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Lethbridge Herald Newspaper Archives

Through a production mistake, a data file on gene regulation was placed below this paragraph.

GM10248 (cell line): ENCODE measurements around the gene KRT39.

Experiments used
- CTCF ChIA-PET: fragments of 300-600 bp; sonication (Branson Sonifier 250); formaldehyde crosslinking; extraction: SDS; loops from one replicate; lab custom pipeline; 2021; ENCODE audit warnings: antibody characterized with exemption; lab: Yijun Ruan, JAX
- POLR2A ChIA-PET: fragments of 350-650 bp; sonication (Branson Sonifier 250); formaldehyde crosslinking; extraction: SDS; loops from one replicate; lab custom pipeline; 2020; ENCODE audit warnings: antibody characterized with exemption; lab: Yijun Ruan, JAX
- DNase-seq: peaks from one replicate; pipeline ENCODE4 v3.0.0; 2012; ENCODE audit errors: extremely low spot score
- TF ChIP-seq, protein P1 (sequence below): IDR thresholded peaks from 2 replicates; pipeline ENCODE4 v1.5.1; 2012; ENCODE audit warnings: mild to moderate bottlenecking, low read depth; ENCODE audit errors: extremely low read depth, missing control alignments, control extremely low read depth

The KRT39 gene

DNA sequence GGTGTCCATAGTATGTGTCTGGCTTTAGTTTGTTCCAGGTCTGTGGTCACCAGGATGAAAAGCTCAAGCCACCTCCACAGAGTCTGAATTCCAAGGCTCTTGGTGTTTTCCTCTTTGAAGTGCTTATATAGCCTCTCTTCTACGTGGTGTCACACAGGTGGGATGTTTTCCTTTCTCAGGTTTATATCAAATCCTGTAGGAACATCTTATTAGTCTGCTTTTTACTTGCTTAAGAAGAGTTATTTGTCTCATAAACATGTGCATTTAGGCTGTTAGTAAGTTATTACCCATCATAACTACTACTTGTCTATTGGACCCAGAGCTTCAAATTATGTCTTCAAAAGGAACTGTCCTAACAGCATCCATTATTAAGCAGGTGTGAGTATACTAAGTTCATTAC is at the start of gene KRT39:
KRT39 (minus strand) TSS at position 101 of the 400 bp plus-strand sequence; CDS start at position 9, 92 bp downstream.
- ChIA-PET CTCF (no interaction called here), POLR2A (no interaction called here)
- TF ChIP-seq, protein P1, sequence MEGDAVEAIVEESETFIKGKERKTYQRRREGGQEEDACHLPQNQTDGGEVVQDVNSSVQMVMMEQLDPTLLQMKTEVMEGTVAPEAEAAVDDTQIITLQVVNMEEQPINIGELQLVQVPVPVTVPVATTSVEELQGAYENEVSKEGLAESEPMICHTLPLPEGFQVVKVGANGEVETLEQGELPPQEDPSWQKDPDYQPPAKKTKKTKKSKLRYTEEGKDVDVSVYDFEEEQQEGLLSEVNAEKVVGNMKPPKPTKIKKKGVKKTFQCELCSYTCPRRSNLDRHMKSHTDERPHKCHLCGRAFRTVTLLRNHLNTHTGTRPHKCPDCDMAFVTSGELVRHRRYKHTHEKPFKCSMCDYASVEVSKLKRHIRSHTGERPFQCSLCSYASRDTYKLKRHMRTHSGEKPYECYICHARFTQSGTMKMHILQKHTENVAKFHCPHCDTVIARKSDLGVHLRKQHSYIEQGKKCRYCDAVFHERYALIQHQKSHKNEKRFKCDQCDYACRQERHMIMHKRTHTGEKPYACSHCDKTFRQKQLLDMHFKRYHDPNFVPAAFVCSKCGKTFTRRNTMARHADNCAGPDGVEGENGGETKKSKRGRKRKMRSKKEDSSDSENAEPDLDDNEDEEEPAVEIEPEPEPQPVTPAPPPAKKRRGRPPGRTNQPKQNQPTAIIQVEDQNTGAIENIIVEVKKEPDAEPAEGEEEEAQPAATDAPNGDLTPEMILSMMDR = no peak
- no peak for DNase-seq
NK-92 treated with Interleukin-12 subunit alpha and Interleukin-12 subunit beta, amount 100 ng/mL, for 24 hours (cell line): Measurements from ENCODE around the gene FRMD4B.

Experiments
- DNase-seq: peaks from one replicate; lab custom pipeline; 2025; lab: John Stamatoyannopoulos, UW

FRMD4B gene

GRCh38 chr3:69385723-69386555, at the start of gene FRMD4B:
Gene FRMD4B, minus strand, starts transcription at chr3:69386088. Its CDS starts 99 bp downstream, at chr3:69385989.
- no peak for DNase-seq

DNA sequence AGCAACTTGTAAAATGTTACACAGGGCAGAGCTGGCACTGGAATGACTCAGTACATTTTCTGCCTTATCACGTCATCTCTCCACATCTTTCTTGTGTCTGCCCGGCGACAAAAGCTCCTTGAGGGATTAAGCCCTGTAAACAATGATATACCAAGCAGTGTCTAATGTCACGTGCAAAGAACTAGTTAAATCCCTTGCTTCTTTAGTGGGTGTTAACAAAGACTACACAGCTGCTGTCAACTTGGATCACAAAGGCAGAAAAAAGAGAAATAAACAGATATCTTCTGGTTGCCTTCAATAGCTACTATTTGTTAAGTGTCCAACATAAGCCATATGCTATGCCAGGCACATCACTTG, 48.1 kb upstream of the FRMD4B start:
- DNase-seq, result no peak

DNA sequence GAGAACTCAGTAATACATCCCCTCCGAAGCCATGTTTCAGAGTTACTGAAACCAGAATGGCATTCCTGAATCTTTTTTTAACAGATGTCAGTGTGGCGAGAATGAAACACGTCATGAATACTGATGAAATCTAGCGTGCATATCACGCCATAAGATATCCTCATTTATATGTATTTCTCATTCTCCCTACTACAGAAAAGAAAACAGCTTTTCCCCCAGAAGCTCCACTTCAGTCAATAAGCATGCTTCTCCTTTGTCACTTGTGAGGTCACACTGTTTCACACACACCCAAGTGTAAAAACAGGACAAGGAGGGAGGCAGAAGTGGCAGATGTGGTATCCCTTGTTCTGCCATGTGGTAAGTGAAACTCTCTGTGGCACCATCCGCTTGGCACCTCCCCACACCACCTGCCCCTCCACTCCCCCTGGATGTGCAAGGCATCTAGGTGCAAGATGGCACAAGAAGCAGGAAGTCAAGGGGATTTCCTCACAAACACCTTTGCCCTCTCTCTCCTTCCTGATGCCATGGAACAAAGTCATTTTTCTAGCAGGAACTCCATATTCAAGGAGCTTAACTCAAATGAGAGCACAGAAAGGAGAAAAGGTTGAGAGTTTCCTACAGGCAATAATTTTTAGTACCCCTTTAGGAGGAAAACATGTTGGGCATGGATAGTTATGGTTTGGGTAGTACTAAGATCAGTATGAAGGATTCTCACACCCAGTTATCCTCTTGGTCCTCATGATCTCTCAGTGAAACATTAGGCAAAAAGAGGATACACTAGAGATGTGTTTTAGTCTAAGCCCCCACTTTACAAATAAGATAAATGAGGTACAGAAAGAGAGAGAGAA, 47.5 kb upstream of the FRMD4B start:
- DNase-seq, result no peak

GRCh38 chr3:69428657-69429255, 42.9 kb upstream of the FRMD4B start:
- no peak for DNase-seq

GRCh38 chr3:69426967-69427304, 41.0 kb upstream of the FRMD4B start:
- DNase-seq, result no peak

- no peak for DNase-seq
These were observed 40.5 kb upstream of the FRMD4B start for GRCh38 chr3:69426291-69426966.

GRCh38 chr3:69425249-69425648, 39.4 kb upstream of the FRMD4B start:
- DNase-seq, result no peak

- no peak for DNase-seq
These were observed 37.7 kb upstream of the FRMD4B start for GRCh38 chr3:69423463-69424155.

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Lethbridge Herald, The (Newspaper) - September 6, 1974, Lethbridge, Alberta Friday, September LETHBRIDGE Dateline Alberta Picket lines thrown up LEDUC (CP) Picket lines were thrown up Thurs- day around schools and county offices in this suburban Ed- monton community by 25 members of Local 1674 of the Canadian Union of Public Employees The workers, mostly school secretaries and librarians, are seeking county acceptance of a conciliation award giving them hourly wages in a one- year contract of to compared with their current to An official of the Alberta School Trustees' Association said classes at the 17 schools in the county will not likely be disrupted. Teachers have declared they will not do any of the work normally done by support staff. Prisoner gets his wish CALGARY (CP) A 23- year-old Calgary man con- victed of drug trafficking Thursday asked that his prison sentence be increased to two years from 19 months so that he could learn a trade and start a new life. And Justice W. K. Moore of the Alberta Supreme Court granted Paul Joseph Fleming the request. Fleming, who pleaded guilty to two counts of trafficking in LSD, said the reason he wanted a two-year sentence instead of the original 19- month sentence was because "I can learn a trade at Drumheller." "There isn't anything at all at Spy he said. Forest fire loss higher EDMONTON (CP) Forest fires this year have burned almost twice as much of Alberta's forests than they did last year, figures released Thursday by the department of lands and forests show. In 1973, 437 fires burned 245 acres. This year there have been 495 fires over acres, including one which burned acres alone. Many of the fires were caus- ed by lightning, the depart- ment said. Orphans begin new life CALGARY (CP) It's a long way from strife-ridden Cambodia to Cremona, Alta but four war orphans made the trip this week to begin a new and more secure life in Canada The children, all boys rang- ing in age from seven months to 15 months, were brought to this country by Roy and Jean Luyendyk who already have 14 children living on their modest dairy farm home 40 miles northwest of Calgary. After six months of red tape and in travel expenses paid for by the Luyendyks, Sao Sarouen, seven months, Timothy Paul, nine months, Sim Nora, nine months and Vannara Ross, 15 months, arrived in San Francisco ac- companied by two adults The LetKbridge Herald Weather SUNRISE SATURDAY SUNSET H L Pre Lethbridge......59 40 .03 Medicine Hat 68 47 Edmonton 47 44 .09 Banff........... 57 44 .04 Calgary........51 45 Victoria........ 69 49 Prince George 54 45 .95 Kamloops....... 79 58 Vancouver 70 55 Saskatoon....... 58 44 Regina......... 69 49 Winnipeg....... 75 54 .13 Toronto......... 70 44 Ottawa......... 71 47 Montreal .......69 43 St. John's......70 41 .28 Halifax......... 67 49 FORECAST: Lethbridge regions Main- ly sunny and wanner today. Winds shifting to west 20 and gusty later this morning. Highs near 75. Mostly sunny Saturday. Lows 40 to 45. Highs near 75. Medicine Hat regions Cloudy becoming sunny later this morning. Winds shifting to west 20 and gusty. Highs near 75. Sunny Saturday. Lows near 45. Highs near 75. Calgary regions Cloudy with light drizzle early this morning becoming mainly sunny this afternoon as winds shift to west 20 and gusty. Highs today near 70. Variable cloudiness Saturday. Lows near 40. Highs 65 to 70. Columbia Kootenay regions Today and Saturday cloudy with sunny intervals. A few showers over eastern sec- tions especially during the afternoon and evening. Highs both days 65 to 70 except near 80 over the Kootenay West dis- trict. Lows overnight near 50. MONTANA East of Continental Divide Decreasing cloudiness northeast considerable sunshine west and south today with gusty southwest winds along the east slopes of the Rockies and warmer temperatures all sections. Scattered showers and chance of a few thunderstorms east and north central tonight and Saturday. Highs both days mostly 70 to 80. Lows tonight 40 to 50. West of Continental Divide Variable cloudiness and warm through Saturday with scattered showers mostly in the northern mountains. Highs 70 to 80. Lows tonight mostly 40s. AtffortiM your pro- dud or Call Display Advertising 32S-4411 he Letltbridge Herald "Serving and Selling the South" hums OK ENTRY art ciomg Carway 6 a.m. to 12 midnight; Chief Mountain 7 a.m. to 10 p.m.; Contls open 24 hours; Del Bonita 8 a.m. to 9 p.m.; Kingsgate open 24 hoars; Porthill-Rykerts 7a.m. to 2 a.m.; 8 a.m. to 9 p.m.; RoosevHlet a.m. to midnight (Times in Mountain Daylight Time.) GET A LOAD OF THESE VALUES AT SAFEWAY! Young dancer Two-year-old Day Eagle, son oFGeorge Saddle- back of the Samson Band at Hobbema, Alta., wears traditional togs during a ceremonial Indian dance. He is a member of the George Saddleback dance troupe which entertained more than persons during three performances of the RCMP Musical Ride in Red Deer. INDIANS USED HORSES The nomadic Indians of the Canadian prairies used horses as early as the 18th century. SPECIALS ON BALDWIN PIANOS ORGANS BERTI SCHOOL OF MUSIC 2646 S. Parkside Drive Open Home Every Sunday for Urn Month of September 1 p.m. 5 p.m. Subway Realty 120 C North Mayor Magrath Drive CAROLYN HALLIWELL SUBWAY REALTYis pleased to announce the appointment of Carolyn Halliwell as Sales Representative She invites her many friends and customers to call on her in regards to their Real Estate needs CAREERS REQUIRED COOKS and DISHWASHERS Apply at- HEIDELBERG INN 1303 Mayor Magrath Drive POLLY ANN BREAD Fresh Sliced, White or Brown. 20 oz. net wt. Loaf 0 STRAWBERRY JAM %J WHITE FLOUR 20 J Harvest Blossom, All Purpose, Paper Bag................... Day JELLY POWDERS Empress, Assorted Flavours, 3 oz. net wt. Pkg. FRUIT JUICE Lalani Pineapple, Unsweetened, 48 fl. oz. tin PEAR HALVES 3 si Town House, Bartlett Canada Fancy, 14 fl. oz. tin R ICE CREAM Snow Star, Assorted Flavours pint ctn. o PEANUT BUTTER Empress Homogenized or Chunk Style, 48 f I. oz. net wt. tin. Each CREAMED HONEY Empress, Pure White Canada, No. Ib. tub. Each GROUND COFFEE Edwards, Regular or Fine Grind, Vac Pak, 11b. tin. Each Four Star, Stems and Pieces, 10 fl. oz. tin 7Q I %i 169 159 1 09 2i79 0 CHINOOK STATIONERS LTD. ANNOUNCEMENT Sales Representative Brian Baines is our newest representative and is well qualified to serve your of- fice, stationary and printing needs. Brian is looking for- ward to meeting our many old and new customers. BRIAN BAINES dliinook 319-7 St South J2ta, Phone 327-4591 FRYING CHICKEN Maple Leaf, Whole Canada Grade A Frozen Serving Suggestion Ib. Bums Shanktom Pork, Ib. 73 Fresh, Regular Quality, Ib. 73 SMOKED PICNICS GROUND BEEF SLICED SIDE BACON ssses 1" TOMATOES Sparkling Fresh Sears CORRECTION In the power too) advertisement which appeared on page M of Wednesday. September 4th Lethbridge Herald, the Craftsman power tools in the lower right hand comer should have read: YOUR CHOICE 64 98 Included are: f-Ssve Craftsman heavy duty dua! action sender 9-Save Craftsman circular saw with 7" blade h-Seve 115. Craftsman mitre box k-Ssve on 3" belt sander m-Save Craftsman reciprocatina saw n-Ssve Craftsman rotary grinder p-Ssve Variable speed manual scrolle sabre saw B.C. Field Canada No. 1 Grade Approx. 5 Ib. Basket Each BARTLETT PEARS B.C. Canada No. 1 Grade 17 Ib. Handi Pak Box. Each VALUES EFFECTIVE IN LETHBRIDGE SEPT. SALES IN RETAIL QUANTITIES ONLY COPYRIGHT 1960, CANADA SAFEWAY LIMITED ;